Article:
Editing is your best friend

For those familiar with this blog, you will be aware the it started primarily as a means to display the output from a daily writing exercise. The idea being that I write for at least 15 minutes a day. It’s a common exercise really and nothing new. Well to me it was, but I figured I could do more with it than ordinary notes, something different I could use to stimulate my brain. Hence the blog.

I have only been going on the blog for almost a month and a half, so it’s still all new, still fun, and I’m definitely still learning. In this time it has evolved a little from what I thought it might be, to some regular features and some totally new stuff. Less diary things than I thought, maybe not enough exercises. I never wanted the blog to be about just one thing, the sort of thing you could just read a book or magazine for. You can get some good discussion out of it, there is no question of that, but for me, I just didn’t want to do something you could buy a book for. I want some elements of that (like this post), but I want to mix it up a bit. The reader will more likely get a surprise than not. Well that is intention for now.

Some important elements as regards my work on the blog work so far, is that I tend to write for a lot longer than 15 minutes, and sometimes with some rather long posts. More than someone might wish to read if just browsing some blogs. The other is that there is often (especially in the longer pieces) a first draft feel, and I can be a little verbose at times. Both of these have their positives, 1) it is good putting in the effort, trying to communicate ideas. 2) the point is to do this blog with little preparation, i.e. off the top of my head so I use more time on other projects. But on some posts, I just cannot shake the feeling that it could have been a little different, or a little better.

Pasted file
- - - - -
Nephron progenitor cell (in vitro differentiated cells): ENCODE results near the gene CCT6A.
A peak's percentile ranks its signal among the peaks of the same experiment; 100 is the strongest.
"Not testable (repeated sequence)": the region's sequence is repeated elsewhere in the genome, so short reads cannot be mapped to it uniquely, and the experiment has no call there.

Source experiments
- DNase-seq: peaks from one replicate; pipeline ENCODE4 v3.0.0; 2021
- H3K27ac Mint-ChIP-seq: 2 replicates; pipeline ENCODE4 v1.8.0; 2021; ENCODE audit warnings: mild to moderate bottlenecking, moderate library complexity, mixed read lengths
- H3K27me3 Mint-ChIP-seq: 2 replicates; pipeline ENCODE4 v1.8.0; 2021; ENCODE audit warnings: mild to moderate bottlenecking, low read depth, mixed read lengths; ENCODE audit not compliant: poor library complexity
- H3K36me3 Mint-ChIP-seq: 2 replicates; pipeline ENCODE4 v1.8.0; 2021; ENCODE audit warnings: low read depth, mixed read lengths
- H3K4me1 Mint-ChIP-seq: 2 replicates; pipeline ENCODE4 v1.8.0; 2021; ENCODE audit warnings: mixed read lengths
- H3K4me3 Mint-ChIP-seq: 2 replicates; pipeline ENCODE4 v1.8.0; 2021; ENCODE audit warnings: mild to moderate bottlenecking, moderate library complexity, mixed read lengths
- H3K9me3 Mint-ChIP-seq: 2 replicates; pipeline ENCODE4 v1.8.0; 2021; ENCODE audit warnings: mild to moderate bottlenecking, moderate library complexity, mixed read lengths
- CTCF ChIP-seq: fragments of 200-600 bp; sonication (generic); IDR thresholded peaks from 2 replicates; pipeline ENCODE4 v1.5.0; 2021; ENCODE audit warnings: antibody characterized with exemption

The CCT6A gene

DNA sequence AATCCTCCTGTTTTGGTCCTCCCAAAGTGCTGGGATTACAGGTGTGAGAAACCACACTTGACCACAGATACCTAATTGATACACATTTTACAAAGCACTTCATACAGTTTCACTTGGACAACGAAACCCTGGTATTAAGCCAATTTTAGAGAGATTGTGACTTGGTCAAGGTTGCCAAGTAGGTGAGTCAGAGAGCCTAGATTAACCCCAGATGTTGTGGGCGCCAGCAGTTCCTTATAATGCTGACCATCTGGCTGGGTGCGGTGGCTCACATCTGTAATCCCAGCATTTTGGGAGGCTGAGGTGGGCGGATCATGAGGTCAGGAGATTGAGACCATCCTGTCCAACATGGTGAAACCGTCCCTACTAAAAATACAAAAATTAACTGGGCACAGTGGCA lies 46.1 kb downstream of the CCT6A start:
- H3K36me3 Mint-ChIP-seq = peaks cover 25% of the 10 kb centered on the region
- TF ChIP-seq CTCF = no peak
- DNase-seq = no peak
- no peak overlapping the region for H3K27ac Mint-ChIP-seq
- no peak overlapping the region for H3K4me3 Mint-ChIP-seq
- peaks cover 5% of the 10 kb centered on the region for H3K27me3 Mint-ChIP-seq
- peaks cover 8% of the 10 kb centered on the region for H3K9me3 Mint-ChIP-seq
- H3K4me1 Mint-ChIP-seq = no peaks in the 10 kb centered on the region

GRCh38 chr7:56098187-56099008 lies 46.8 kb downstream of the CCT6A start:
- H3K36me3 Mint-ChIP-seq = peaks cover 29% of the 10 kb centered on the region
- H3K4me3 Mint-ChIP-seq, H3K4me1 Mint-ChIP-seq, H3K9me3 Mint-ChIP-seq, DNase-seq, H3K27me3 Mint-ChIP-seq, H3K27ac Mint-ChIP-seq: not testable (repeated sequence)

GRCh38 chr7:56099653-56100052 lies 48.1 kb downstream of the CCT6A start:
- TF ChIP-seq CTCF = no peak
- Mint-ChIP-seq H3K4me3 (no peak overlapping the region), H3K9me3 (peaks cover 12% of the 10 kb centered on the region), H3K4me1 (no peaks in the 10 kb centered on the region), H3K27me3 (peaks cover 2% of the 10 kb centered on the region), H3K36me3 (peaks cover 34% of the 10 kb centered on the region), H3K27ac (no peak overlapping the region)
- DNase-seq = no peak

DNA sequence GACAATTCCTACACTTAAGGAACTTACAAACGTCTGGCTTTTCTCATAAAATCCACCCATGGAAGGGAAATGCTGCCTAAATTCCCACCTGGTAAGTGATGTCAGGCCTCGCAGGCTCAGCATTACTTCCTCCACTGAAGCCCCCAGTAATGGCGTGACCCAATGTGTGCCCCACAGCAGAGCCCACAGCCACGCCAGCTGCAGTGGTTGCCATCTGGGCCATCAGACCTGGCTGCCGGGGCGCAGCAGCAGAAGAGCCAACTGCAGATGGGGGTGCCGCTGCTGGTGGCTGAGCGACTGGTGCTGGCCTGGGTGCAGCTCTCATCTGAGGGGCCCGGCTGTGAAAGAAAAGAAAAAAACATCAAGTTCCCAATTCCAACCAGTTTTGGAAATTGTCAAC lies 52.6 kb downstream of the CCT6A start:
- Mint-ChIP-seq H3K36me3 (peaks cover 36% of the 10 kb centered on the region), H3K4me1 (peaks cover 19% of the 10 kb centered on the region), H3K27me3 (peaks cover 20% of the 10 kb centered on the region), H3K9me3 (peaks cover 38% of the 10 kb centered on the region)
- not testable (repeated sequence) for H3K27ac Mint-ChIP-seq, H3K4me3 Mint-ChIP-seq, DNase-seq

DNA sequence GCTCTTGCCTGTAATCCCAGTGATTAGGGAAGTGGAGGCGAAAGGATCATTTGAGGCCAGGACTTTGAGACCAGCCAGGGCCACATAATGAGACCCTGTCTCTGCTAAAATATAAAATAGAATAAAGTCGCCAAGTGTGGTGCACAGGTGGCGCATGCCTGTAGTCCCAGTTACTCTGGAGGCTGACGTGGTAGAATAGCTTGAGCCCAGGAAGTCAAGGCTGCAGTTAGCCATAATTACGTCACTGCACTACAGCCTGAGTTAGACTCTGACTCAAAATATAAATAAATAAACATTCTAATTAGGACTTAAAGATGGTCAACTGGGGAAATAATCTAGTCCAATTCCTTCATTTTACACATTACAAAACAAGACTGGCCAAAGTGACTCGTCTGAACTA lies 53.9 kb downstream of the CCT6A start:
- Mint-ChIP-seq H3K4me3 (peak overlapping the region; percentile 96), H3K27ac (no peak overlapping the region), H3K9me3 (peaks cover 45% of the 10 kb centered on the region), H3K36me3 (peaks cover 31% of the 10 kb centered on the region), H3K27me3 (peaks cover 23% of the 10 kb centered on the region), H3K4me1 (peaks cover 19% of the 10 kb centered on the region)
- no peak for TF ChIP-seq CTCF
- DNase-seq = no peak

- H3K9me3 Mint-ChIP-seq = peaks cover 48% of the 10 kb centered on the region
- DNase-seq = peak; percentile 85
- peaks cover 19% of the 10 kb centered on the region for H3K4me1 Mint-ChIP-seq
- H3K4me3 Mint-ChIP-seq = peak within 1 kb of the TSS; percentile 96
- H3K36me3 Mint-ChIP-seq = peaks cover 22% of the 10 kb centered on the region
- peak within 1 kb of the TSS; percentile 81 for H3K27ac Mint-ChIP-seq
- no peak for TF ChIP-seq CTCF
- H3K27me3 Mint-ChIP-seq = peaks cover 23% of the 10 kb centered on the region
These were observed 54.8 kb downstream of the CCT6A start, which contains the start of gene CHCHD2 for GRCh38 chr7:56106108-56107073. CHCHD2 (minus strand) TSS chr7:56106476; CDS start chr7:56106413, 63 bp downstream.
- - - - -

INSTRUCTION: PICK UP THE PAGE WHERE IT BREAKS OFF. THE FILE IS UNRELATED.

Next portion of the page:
This is where I need to remember one of the writer’s best friends, “the edit”. Editing is actually one of the most important skills for a writer but one which is often considered the least. Perhaps because it should come after you’ve created something, perhaps because it is a little tedious, and more likely, because it can be difficult to do. Yet editing can be the difference between an ordinary piece, and a good or even great one.

 

Towards the end of last year, The Who released a box set of the album “Quadrophenia” (my favourite Who album). It contained demos for the album as well as the album proper. I mention this because The Who were good editors. Quadrophenia could have been a lot different, but Pete Townsend realised what worked and what to cut. He was able to step back and evaluate what made the project work best. He considers Quadrophenia to be the work he is most proud of. It demonstrates the power of the edit.